Criteria Pollutant Emission Inventory Data
U.S. EPA National Ambient Air Quality Standards and Criteria Pollutants
The U.S. Environmental Protection Agency (U.S. EPA) establishes health-based ambient air quality standards to identify outdoor pollutant levels that are considered safe for the public - including those individuals most sensitive to the effects of air pollution, such as children and the elderly.
U.S. EPA has set National Ambient Air Quality Standards (NAAQS) for six pollutants, including ozone and particulate matter. These are referred to as the “criteria” pollutants.
Although there is some variability among the health effects of the six NAAQS pollutants, each has been linked to multiple adverse health effects including, among others, premature death, hospitalizations and emergency department visits for exacerbated chronic disease, and increased symptoms such as coughing and wheezing.
Below is the list of pollutants for which NAAQS were established. Learn more about the health and environmental effects specific to each pollutant.
- Particulate Matter (PM10 and PM2.5)
- Ozone (O3)
- Nitrogen Oxides (NOX)
- Sulfur Oxides (SOX)
- Carbon Monoxide (CO)
Federal clean air laws require areas with unhealthy levels of ozone, inhalable particulate matter, carbon monoxide, nitrogen dioxide, and sulfur dioxide to develop plans known as State Implementation Plans (SIPs). SIPs are comprehensive plans that describe how an area will attain NAAQS.
California Emissions Inventory Data Analysis and Reporting System
The California Emissions Inventory Data Analysis and Reporting System (CEIDARS)is a database management system developed to track statewide criteria pollutant and air toxic emissions. The database is divided into reporting years and stores discrete information for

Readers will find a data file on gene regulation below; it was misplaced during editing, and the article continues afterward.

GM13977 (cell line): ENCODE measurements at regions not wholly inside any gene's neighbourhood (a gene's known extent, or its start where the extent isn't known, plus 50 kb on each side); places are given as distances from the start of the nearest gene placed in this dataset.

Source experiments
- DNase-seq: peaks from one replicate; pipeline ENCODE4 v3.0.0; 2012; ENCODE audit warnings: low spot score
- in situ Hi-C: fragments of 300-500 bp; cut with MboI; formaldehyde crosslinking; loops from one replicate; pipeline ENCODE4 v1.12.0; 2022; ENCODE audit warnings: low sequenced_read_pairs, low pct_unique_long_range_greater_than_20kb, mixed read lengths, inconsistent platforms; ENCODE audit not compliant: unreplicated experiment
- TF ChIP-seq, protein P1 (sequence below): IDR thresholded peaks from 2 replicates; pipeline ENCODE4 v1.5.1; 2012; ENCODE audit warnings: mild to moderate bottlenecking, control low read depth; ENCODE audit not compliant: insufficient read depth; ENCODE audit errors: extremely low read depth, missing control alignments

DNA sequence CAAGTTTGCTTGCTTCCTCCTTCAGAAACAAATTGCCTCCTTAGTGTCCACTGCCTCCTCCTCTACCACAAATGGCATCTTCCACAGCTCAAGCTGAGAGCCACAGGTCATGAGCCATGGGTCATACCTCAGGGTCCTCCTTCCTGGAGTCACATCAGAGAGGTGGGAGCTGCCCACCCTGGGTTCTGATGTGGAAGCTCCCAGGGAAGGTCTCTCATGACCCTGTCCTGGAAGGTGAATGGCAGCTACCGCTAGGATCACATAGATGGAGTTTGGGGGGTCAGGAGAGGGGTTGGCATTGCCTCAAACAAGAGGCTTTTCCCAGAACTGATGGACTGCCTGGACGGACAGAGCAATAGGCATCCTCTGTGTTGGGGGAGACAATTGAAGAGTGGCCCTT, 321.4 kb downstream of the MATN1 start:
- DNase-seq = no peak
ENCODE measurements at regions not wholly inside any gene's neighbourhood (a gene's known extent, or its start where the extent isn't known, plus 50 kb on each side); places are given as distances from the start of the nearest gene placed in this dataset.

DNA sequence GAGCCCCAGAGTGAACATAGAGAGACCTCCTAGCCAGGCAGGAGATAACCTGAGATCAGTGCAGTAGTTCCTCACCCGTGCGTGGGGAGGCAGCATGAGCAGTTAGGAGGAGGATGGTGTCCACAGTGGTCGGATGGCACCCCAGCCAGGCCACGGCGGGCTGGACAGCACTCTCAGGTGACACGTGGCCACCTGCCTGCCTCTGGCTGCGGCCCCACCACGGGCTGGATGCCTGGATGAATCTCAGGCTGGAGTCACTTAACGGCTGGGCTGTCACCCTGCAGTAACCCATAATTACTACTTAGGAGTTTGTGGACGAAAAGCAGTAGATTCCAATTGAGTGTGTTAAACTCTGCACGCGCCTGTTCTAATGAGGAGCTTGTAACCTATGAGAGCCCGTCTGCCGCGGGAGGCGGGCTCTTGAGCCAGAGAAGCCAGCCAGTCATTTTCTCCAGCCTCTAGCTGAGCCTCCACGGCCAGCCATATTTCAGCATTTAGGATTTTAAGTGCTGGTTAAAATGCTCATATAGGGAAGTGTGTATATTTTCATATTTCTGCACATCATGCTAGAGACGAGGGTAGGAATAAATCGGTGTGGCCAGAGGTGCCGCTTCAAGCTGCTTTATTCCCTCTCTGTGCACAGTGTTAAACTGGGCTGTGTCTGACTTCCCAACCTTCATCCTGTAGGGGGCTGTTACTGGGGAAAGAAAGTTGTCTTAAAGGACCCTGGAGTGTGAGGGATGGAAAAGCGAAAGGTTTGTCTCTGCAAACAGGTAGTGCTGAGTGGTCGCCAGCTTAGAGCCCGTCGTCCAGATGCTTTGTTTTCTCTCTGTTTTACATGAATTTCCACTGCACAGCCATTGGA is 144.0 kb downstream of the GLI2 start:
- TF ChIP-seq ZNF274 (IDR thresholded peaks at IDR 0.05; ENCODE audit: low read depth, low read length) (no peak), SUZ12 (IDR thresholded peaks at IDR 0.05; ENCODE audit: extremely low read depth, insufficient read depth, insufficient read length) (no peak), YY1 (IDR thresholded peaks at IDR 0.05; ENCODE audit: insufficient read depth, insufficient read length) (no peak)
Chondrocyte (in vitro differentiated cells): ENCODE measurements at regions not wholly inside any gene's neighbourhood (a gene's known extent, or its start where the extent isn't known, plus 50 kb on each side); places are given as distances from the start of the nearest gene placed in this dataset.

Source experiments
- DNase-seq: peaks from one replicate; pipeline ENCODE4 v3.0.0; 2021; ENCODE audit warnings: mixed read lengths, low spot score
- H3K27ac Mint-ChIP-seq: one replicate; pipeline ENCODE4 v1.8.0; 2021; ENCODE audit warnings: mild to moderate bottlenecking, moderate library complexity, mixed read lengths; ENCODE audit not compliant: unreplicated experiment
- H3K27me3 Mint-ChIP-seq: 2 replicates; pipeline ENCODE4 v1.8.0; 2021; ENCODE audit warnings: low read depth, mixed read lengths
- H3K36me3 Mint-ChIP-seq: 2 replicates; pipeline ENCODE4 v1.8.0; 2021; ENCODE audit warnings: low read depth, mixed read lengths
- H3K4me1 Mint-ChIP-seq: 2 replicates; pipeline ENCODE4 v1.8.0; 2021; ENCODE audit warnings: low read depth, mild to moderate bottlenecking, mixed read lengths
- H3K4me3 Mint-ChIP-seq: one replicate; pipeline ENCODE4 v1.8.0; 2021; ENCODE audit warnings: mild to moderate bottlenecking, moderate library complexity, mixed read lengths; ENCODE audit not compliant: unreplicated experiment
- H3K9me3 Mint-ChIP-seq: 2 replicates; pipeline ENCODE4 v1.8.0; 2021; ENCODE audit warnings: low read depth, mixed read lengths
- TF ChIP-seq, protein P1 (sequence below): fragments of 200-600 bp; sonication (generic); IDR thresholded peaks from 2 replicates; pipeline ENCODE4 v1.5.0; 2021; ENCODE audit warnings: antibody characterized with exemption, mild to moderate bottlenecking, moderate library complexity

- Stationary point: Stationary point sources are sources that can be identified by locations and are often permitted by local Air Quality Management Districts and Air Pollution Control Districts (Districts). Examples of stationary sources include facility point sources, such as power plants and oil refineries.
- Areawide: Areawide sources are those that do not have specific locations and are spread over large areas, such as consumer products and unpaved roads.
- Mobile: Mobile sources consists of onroad vehicles, such as passenger cars and trucks, motorcycles, busses, and heavy-duty trucks, and offroad sources, such as trains, ships, and boats.
- Natural sources: Natural sources are non-anthropogenic sources that include vegetation (biogenic), petroleum seeps, and wildfires.
To view CEIDARS facility level emissions data, use the Facility Search Tool, which displays data from 1987 to 2018.
California Emissions Projection Analysis Model
The California Emissions Projection Analysis Model (CEPAM) was created to support SIP development, air quality modeling efforts, and the tracking of the progress of SIPs.
CEPAM starts with a base year, which is pulled from CEIDARS, and forecasts emissions for point and area sources using the most current growth and control data available at the time of the development of the model version. For mobile sources, CEPAM integrates the emission estimates from CARB's EMFAC and OFFROAD mobile source emission models to provide a comprehensive anthropogenic emission inventory. For more information on the development of emission estimates, click here.
The most current publically available version of CEPAM is CEPAM2019v1.03. It contains backcasts and forecasts from 2000 to 2050, derived from a 2017 base year inventory, chosen because it aligns with the National Emissions Inventory (NEI) reporting year and also represents the base year for the emission projections serving most of the SIPs that are currently underway for the 2015 70 ppb National Ambient Air Quality Standard (NAAQS) for ozone.
The table below summarizes the emissions generated by CEPAM2019v1.03 for the 2017 base year.